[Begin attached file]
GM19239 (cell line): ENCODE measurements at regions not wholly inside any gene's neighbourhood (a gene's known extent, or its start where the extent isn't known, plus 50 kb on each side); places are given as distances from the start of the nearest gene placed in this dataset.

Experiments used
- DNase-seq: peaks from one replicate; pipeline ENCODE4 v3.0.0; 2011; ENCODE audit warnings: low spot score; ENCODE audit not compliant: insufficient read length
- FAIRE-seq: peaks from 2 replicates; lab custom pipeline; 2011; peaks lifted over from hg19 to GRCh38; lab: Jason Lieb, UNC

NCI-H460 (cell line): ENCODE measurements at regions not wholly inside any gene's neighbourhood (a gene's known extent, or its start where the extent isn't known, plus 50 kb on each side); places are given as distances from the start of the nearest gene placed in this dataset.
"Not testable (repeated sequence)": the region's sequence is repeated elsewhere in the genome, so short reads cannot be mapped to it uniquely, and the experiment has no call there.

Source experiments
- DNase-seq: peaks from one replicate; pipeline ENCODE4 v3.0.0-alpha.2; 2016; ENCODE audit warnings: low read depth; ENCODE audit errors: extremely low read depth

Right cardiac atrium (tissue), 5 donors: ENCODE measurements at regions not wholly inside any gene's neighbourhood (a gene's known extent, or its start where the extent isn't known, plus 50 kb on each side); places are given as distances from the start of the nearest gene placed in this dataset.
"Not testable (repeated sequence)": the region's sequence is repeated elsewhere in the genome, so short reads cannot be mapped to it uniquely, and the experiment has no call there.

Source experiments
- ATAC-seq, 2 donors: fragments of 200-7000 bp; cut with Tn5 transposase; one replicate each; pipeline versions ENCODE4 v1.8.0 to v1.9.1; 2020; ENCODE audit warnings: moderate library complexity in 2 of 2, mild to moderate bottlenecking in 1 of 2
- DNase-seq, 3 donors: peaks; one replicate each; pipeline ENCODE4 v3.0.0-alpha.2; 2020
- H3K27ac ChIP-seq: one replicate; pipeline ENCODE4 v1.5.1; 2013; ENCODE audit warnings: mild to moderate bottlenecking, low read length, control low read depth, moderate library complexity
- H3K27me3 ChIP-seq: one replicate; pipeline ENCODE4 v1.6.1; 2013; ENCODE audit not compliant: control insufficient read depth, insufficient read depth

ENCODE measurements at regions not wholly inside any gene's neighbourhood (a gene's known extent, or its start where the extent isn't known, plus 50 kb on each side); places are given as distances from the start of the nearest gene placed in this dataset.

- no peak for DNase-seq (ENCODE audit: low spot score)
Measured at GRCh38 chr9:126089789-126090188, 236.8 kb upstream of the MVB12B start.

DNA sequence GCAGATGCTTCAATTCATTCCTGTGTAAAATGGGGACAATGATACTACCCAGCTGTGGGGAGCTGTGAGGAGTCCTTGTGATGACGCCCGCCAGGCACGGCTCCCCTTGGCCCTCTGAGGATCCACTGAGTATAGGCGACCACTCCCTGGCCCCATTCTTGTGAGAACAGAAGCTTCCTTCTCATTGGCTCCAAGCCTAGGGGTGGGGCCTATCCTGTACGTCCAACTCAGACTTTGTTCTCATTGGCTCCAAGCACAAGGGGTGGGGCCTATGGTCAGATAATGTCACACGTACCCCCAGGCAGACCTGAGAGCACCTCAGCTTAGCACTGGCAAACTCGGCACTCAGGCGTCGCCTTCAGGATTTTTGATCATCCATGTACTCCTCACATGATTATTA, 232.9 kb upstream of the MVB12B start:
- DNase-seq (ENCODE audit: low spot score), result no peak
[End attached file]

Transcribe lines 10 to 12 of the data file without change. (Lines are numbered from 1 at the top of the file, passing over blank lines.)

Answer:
"Not testable (repeated sequence)": the region's sequence is repeated elsewhere in the genome, so short reads cannot be mapped to it uniquely, and the experiment has no call there.

Source experiments
- ATAC-seq, 2 donors: fragments of 200-7000 bp; cut with Tn5 transposase; one replicate each; pipeline versions ENCODE4 v1.8.0 to v1.9.1; 2020; ENCODE audit warnings: moderate library complexity in 2 of 2, mild to moderate bottlenecking in 1 of 2